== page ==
Mmegi Online :: Morupule B P8bn contract dispute heads to Parly
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Morupule B P8bn contract dispute heads to Parly

The construction of Unit 5&6 at Morupule B is headed for a prolonged delay after it emerged this week that a P8.5 billion-guarantee dispute between government and the contractor that has stalled works so far will have to be resolved by Parliament.
By Brian Benza Fri 26 May 2017, 18:00 pm (GMT +2)
Mmegi Online :: Morupule B P8bn contract dispute heads to Parly








Parliament is currently on recess and will only resume business in July. Japanese contractor, Marubeni and Co. was last year awarded the tender to expand Morupule B power plant by another 300MW (Unit 5&6), but, at the last minute, demanded a P8.5 billion ($804 million) surety upfront as security for any potential payment defaults by the Botswana Power Corporation (BPC).

Unit 5&6 is Botswana’s first Independent Power Producers (IPP) project where the contractor funds the construction of the power station and recoup their investment from selling the power to BPC.

The construction of the plant was supposed to have started in January this year but in what is likely to be a costly case of oversight by government officials and their legal advisors, it later emerged that a provision to award a sovereign guarantee to the contractor was erroneously included in the tender. This goes against government policy, which stipulates that Botswana does not offer such kind of security.

Minerals, Green Technology, and Energy Security minister Sadique Kebonang told Mmegi BusinessWeek on Wednesday that the July Parliament will now decide if government can grant Marubeni and Co. the P8.5 billion guarantee they are demanding to start construction of the power plant.

 “The matter will now be decided by the July Parliament. The construction of the plant can only begin after Parliament resolves the issue,” he said.

Marubeni won the contract last year together with South Korea’s Posco Energy, which will carry-out the operations and maintenance of the plant. According to the PPA, the Asian firms will recover their costs by selling the power to the BPC through a 30-year power purchase agreement (PPA) at a cost of P812.56 per MegaWatt hour.

If the construction had started on schedule, the first power from the plant was envisaged to kick into the national grid by May 2020, lifting the national power generation to more than 1,000 MW.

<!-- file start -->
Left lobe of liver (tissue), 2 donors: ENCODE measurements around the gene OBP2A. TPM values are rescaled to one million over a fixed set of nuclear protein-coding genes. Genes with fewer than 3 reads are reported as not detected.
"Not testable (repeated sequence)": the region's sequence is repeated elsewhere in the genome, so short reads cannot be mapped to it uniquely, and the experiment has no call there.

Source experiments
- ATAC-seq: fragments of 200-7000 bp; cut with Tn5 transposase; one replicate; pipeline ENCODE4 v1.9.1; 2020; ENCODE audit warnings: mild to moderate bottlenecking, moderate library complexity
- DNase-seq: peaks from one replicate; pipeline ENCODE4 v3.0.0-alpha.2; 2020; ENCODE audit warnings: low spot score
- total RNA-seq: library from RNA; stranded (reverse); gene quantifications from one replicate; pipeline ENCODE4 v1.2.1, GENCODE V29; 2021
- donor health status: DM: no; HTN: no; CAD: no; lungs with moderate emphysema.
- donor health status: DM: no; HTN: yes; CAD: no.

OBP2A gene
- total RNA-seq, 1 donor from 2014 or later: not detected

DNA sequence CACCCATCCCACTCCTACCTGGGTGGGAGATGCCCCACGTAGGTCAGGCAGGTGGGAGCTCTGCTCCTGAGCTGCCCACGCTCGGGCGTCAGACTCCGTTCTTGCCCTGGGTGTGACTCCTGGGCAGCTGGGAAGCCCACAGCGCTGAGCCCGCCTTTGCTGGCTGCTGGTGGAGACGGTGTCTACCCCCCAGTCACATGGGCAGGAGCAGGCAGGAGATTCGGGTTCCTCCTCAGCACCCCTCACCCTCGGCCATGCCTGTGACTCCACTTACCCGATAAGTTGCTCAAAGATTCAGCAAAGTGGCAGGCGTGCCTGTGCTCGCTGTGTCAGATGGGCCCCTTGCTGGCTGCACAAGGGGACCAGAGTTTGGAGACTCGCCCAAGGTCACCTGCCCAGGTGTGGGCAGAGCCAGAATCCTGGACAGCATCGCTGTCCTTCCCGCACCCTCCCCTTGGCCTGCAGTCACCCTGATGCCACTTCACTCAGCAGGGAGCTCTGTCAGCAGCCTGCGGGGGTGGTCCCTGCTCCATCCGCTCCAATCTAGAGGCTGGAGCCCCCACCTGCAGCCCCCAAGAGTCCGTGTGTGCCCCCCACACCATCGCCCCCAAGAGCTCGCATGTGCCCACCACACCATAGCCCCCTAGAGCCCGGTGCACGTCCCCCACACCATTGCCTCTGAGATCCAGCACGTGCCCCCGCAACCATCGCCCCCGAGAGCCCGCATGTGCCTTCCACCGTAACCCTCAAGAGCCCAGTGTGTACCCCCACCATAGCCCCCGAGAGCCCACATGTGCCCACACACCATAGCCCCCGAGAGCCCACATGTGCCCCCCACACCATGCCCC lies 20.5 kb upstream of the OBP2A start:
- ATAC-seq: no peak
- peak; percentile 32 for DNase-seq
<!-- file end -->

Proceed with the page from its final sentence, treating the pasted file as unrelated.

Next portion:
Kebonang previously told Mmegi BusinessWeek that even if the matter was to go before Parliament there was no assurance that an approval for a guarantee of that magnitude would be granted.

“There are chances that Parliament

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can reject it as they would have to look at things such as how many jobs are going to be created by the project for us to commit such a large amount of money. Remember we could not find the P7 billion that was required to save BCL which employed over 5,000 people,” he told Mmegi BusinessWeek in April.

According to Kebonang, a sovereign guarantee would mean Botswana deposits $804 million into an independent escrow account which Marubeni can recall even after a month’s default by BPC.

Marubeni insistence that government pays the P8.5 billion sovereign guarantees could be driven by BPC’s precarious financial position.

Dogged by huge operational losses, BPC has been relying on government subsidies to operate as a going concern.

In the 2017/18 financial years, BPC got a P1.46 billion allocation, which was the first under the National Development Plan 11 that envisages pumping a total of P10 billion between April 2017 and March 2023 to the BPC for “operational support”.

For the financial year ended March 2015, the BPC received a subsidy of P2.33 billion and another of P2.32 billion for the year ended March 2016. For the year ending March 2017, the BPC was allocated P1.35 billion in February 2016 and received an additional P1.3 billion in a supplementary budget in December. But Kebonang insists that as a 100% shareholder of BPC, the government support agreement should be enough surety that any defaults would be catered for by the state.

It also emerged that Marubeni also needs the sovereign guarantee to secure funding from financial institutions, a situation that government says it was not aware of. “All along the understanding was that Marubeni already has the funds in place to start the project as soon as the PPA is signed. It now looks like they need the sovereign guarantee to secure funding,” said Kebonang.

When they won the tender early last year, Marubeni and Posco announced that $600 million will be financed by Export-Import Bank of Korea, Japan Bank for International Cooperation (JBIC) and an international commerce bank through project financing.

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